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The 2'-5' RNA Ligase of Escherichia coli: Purification, Cloning, and Genomic Disruption

Arn, Eric A. and Abelson, John N. (1996) The 2'-5' RNA Ligase of Escherichia coli: Purification, Cloning, and Genomic Disruption. Journal of Biological Chemistry, 271 (49). pp. 31145-31153. ISSN 0021-9258.

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An RNA ligase previously detected in extracts of Escherichia coli is capable of joining Saccharomyces cerevisiae tRNA splicing intermediates in the absence of ATP to form a 2-5 phosphodiester linkage (Greer, C., Javor, B., and Abelson, J. (1983) Cell 33, 899-906). This enzyme specifically ligates tRNA half-molecules containing nucleoside base modifications and shows a preference among different tRNA species. In order to investigate the function of this enzyme in RNA metabolism, the ligase was purified to homogeneity from E. coli lysate utilizing chromatographic techniques and separation of proteins by SDS-polyacrylamide gel electrophoresis. A single polypeptide of approximately 20 kilodaltons exhibited RNA ligase activity. The amino terminus of this protein was sequenced, and the open reading frame (ORF) encoding it was identified by a data base search. This ORF, which encodes a novel protein with a predicted molecular mass of 19.9 kDa, was amplified from E. coli genomic DNA and cloned. ORFs coding for highly similar proteins were detected in Methanococcus jannaschii and Bacillus stearothermophilus. The chromosomal gene encoding RNA ligase in E. coli was disrupted, abolishing ligase activity in cell lysates. Cells lacking ligase activity grew normally under laboratory conditions. However, moderate overexpression of the ligase protein led to slower growth rates and a temperature-sensitive phenotype in both wild-type and RNA ligase knockout strains. The RNA ligase reaction was studied in vitro using purified enzyme and was found to be reversible, indicating that this enzyme may perform cleavage or ligation in vivo.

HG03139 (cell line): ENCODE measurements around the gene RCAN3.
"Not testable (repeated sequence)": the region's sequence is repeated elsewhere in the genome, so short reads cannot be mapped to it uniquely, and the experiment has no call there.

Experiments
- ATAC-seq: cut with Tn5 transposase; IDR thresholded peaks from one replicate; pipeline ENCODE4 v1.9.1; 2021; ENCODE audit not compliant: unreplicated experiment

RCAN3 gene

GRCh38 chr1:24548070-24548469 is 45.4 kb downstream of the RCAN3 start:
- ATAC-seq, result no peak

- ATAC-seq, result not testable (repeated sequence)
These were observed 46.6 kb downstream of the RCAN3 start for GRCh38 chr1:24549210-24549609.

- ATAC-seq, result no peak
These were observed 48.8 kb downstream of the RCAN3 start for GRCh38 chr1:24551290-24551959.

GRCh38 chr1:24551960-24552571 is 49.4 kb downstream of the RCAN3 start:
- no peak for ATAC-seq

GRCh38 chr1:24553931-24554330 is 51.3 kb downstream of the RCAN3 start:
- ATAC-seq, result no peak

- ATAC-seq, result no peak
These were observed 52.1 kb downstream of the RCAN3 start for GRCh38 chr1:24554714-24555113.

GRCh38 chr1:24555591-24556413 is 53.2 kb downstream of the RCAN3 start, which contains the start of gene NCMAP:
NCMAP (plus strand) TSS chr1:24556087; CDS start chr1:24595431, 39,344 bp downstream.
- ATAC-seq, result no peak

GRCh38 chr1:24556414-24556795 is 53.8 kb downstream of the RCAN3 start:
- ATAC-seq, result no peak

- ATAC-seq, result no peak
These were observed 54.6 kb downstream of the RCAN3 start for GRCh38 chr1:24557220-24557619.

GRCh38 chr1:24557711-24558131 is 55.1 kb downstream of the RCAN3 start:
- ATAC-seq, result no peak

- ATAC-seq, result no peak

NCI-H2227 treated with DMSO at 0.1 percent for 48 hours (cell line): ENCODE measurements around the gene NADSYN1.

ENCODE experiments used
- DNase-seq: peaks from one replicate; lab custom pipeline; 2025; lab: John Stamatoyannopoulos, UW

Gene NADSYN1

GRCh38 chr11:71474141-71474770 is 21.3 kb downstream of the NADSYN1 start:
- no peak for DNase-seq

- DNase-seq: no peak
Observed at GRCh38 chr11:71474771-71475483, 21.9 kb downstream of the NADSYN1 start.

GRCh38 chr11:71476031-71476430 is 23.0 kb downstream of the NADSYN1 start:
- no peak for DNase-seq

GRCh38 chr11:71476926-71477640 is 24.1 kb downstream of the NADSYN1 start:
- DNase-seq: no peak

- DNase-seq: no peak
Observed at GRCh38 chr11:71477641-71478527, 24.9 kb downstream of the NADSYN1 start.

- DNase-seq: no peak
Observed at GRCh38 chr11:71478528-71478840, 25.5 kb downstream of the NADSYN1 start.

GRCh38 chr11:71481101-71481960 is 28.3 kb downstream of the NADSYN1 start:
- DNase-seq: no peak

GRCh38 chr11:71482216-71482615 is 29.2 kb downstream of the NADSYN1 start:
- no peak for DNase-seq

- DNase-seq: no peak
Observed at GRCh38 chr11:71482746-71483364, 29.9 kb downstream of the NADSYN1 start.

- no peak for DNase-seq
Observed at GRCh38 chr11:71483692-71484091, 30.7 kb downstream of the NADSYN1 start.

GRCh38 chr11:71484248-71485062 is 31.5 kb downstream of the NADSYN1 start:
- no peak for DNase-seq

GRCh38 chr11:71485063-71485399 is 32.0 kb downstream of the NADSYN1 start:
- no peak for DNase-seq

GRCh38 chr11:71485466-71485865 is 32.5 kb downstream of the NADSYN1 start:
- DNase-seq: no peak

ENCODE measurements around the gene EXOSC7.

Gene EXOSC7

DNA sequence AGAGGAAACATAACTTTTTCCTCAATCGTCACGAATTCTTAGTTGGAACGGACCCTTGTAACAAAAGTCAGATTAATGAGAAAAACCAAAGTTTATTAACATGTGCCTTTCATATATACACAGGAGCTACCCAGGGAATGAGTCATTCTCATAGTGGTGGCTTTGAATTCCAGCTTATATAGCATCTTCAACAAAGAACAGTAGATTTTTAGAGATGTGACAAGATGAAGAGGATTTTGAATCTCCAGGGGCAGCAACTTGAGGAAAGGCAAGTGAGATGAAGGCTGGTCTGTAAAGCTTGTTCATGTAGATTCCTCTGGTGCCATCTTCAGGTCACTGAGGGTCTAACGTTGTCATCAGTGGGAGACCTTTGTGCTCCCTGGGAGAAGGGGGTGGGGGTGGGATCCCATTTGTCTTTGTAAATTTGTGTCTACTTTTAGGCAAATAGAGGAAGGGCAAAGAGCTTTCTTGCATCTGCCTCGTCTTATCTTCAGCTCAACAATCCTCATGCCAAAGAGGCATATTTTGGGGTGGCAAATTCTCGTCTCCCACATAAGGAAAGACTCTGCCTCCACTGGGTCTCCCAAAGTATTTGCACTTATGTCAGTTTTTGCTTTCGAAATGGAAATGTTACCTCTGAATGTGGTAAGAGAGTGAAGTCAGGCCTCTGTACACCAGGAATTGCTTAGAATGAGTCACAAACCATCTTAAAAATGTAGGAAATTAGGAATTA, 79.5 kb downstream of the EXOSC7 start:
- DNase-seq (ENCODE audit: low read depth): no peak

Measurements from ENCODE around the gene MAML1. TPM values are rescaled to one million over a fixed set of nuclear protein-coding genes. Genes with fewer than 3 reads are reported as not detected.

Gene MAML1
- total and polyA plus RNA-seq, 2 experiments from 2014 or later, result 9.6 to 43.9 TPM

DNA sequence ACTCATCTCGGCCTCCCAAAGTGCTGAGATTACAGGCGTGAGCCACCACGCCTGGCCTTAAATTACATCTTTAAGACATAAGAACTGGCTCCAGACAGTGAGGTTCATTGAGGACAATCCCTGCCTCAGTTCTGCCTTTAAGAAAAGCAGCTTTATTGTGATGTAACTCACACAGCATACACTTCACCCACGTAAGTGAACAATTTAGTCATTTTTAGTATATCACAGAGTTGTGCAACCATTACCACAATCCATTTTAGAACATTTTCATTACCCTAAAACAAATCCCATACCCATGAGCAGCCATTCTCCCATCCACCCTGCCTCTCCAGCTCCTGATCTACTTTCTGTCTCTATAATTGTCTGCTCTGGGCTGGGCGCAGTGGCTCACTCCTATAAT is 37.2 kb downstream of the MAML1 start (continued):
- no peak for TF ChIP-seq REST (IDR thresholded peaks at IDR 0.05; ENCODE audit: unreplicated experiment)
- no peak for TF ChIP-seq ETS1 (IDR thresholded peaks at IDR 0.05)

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Additional Information:©1996 by The American Society for Biochemistry and Molecular Biology, Inc. Received for publication, August 7, 1996, and in revised form, September 18, 1996. We gratefully acknowledge the contribution of unpublished genomic sequences by Drs. Keiko Takemoto and Hirotada Mori. This research was greatly assisted by scientific advice and guidance from Drs. Reinhard Rauhut, Jaime Arenas, Jeff Sampson, Peggy Saks, and Olke Uhlenbeck. Thanks to Dr. John Wagner and Christopher Trotta for critical reading of this manuscript and to Herbert J. Botts for his inspiration.
Issue or Number:49
Record Number:CaltechAUTHORS:ARNjbc96
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Usage Policy:No commercial reproduction, distribution, display or performance rights in this work are provided.
ID Code:3551
Deposited By: Lindsay Cleary
Deposited On:14 Jun 2006
Last Modified:02 Oct 2019 23:04

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